By RANDY ELF
DENVER - Many states have taken their turns in the spotlight of attention in American presidential elections.
This year Colorado was among the more evenly divided states that enjoyed or endured, depending on your perspective extensive attention during the general-election campaign.
So here in the capital of this Rocky Mountain state, with spectacular views of the mountains just to the west, the 2012 presidential campaign was anything but quiet.
Although the list of bellwether states changes from presidential election to presidential election, a pattern has held for 10 consecutive elections, beginning with the full ascendancy of the American conservative movement in presidential campaigns in 1976.
In this center-right country, Republican candidates win when they're seen by both Republicans and by those eager to support conservative-leaning candidates as sufficiently embodying conservative ideas and when they cheerfully and persuasively articulate those ideas while broadly reaching out to all Americans, including those who don't ultimately vote for the Republican candidate. That has been a winning path in five elections: Reagan '80, Reagan '84, Bush '88, Bush '00, and Bush '04.
Republican presidential candidates not following this path or not quite following this path have come up short, however narrowly or not so narrowly: Ford '76, Bush '92, Dole '96, McCain '08, and Romney '12.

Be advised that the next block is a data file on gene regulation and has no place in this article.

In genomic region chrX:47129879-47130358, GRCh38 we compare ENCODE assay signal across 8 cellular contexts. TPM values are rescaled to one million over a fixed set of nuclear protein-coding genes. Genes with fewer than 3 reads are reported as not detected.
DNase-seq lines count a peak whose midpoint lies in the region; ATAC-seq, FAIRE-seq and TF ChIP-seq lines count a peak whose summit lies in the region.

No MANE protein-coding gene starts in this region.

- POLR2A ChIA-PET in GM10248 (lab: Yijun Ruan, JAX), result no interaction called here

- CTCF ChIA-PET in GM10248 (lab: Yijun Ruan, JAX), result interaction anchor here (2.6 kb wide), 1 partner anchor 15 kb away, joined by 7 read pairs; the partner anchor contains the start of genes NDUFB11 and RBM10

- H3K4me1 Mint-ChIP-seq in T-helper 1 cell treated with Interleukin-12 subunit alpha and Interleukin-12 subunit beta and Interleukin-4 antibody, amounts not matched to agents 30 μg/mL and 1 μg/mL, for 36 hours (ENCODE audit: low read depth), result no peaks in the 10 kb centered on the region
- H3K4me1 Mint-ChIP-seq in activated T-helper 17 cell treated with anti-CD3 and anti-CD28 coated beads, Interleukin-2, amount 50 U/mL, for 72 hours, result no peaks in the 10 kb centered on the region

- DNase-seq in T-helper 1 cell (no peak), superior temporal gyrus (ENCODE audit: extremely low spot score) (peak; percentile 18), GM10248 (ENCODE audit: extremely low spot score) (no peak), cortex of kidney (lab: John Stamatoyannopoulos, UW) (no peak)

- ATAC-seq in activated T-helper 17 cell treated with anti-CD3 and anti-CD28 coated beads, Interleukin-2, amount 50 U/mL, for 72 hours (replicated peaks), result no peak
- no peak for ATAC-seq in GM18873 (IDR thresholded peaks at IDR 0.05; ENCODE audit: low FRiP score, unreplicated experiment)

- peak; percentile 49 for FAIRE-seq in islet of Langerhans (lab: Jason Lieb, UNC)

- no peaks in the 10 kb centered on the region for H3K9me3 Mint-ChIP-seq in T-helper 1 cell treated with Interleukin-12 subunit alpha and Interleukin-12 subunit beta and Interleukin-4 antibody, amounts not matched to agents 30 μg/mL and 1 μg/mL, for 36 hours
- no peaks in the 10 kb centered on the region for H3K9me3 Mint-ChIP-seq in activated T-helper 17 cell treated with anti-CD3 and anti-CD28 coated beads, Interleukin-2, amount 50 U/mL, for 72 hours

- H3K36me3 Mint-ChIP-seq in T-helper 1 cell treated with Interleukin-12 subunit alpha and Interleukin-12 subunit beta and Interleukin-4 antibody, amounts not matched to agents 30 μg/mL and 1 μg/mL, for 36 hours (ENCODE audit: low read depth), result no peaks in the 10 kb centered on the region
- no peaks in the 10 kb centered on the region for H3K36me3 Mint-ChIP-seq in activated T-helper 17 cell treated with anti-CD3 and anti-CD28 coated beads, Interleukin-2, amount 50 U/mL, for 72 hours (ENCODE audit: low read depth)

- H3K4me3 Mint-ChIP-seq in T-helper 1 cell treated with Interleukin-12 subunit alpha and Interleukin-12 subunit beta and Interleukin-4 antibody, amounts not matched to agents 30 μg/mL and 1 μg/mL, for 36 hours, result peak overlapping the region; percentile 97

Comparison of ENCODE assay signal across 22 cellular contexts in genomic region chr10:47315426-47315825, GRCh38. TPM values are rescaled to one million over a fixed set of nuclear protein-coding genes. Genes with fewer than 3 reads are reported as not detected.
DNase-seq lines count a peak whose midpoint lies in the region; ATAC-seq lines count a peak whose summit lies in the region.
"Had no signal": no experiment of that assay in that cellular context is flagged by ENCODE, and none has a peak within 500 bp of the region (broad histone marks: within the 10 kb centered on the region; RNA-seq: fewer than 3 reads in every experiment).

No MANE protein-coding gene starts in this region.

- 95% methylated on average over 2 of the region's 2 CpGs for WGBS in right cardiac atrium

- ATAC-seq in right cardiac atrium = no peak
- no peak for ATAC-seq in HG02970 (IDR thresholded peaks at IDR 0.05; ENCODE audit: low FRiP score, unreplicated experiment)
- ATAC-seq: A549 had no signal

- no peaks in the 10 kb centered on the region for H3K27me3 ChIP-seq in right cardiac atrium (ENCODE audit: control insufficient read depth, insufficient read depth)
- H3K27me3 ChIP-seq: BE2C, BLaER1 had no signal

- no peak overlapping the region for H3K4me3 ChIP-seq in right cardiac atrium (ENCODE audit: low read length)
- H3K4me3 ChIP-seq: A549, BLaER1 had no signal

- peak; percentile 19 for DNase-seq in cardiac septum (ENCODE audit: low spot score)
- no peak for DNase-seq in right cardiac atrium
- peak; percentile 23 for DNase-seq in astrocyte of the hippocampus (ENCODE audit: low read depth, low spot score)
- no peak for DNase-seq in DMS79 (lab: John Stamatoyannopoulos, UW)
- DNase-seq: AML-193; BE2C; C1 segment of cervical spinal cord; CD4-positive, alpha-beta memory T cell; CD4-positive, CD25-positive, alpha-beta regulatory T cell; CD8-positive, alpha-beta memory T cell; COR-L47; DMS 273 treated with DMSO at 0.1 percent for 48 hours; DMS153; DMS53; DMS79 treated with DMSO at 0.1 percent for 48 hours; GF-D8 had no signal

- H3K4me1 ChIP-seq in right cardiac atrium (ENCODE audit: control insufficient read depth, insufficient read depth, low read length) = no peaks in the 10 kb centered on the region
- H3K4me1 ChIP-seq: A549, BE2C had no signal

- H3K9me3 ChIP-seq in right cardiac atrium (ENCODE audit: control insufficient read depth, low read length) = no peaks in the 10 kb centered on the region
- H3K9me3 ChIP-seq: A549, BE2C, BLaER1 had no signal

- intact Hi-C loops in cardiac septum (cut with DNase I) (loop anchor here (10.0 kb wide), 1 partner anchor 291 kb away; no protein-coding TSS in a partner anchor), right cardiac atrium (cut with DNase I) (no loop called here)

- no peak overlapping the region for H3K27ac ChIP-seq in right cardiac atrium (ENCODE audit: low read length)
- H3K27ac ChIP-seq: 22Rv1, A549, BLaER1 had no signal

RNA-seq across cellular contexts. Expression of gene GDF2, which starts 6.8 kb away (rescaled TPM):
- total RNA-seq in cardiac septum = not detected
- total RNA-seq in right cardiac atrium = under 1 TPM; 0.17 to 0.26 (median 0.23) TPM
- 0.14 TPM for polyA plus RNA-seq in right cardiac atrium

Are other factors ever relevant? Of course. Yet the pattern of 10 presidential elections remains.
For one reason, consider The Post-Journal editoral one day after the GOP loss in 1992.
The Republican presidential candidate lost because of his "flight from Reaganomics and conservatism in general," the editorial said. He "blurred the differences between Republicans and Democrats, to the detriment of his own party. Given a choice between liberalism and low-budget, watered down liberalism, voters will choose the real McCoy."
To put this simplistically, neither major party has a majority of voters, so to prevail each must reach outside its ranks. The many voters who prefer to support both conservative-leaning candidates and Democrats see neither factor in a moderate or liberal Republican. They see one of the factors even in a liberal Democrat.
The 2012 field of candidates for the GOP presidential nomination was filled with people of outstanding character, experience and leadership ability. This includes Mitt Romney, who won over millions of people in the last month of the campaign.
Nevertheless, there was a sense throughout the campaign that the Republican candidates with the best chance of winning had sat this one out, which is no criticism of anyone who did the hard work of running.
Add to that the fact that defeating an incumbent is never easy, especially in an era of extraordinary presidential continuity: America is on track to have only five presidents in the 36 years from 1980 to 2016. Excluding the 1930s and 1940s, that's the greatest period of presidential continuity since Washington, Adams, Jefferson, Madison and Monroe from 1788 to 1824, and Jefferson, Madison, Monroe, Adams, and Jackson from 1800 to 1836.
But defeating an incumbent is doable. It has happened twice in recent decades.
In the end, the 2012 Republican campaign came up just short, and Americans have re-elected the teams at both ends of Pennsylvania Avenue.
So now the task of Republicans in Washington is to stand for the principles on which they were elected, and advance their principles in another campaign in another year.
They might consider remembering the pattern of 10 presidential elections.
West Ellicott lawyer Randy Elf is in Denver to defend, in the United States Court of Appeals, First Amendment rights to political speech.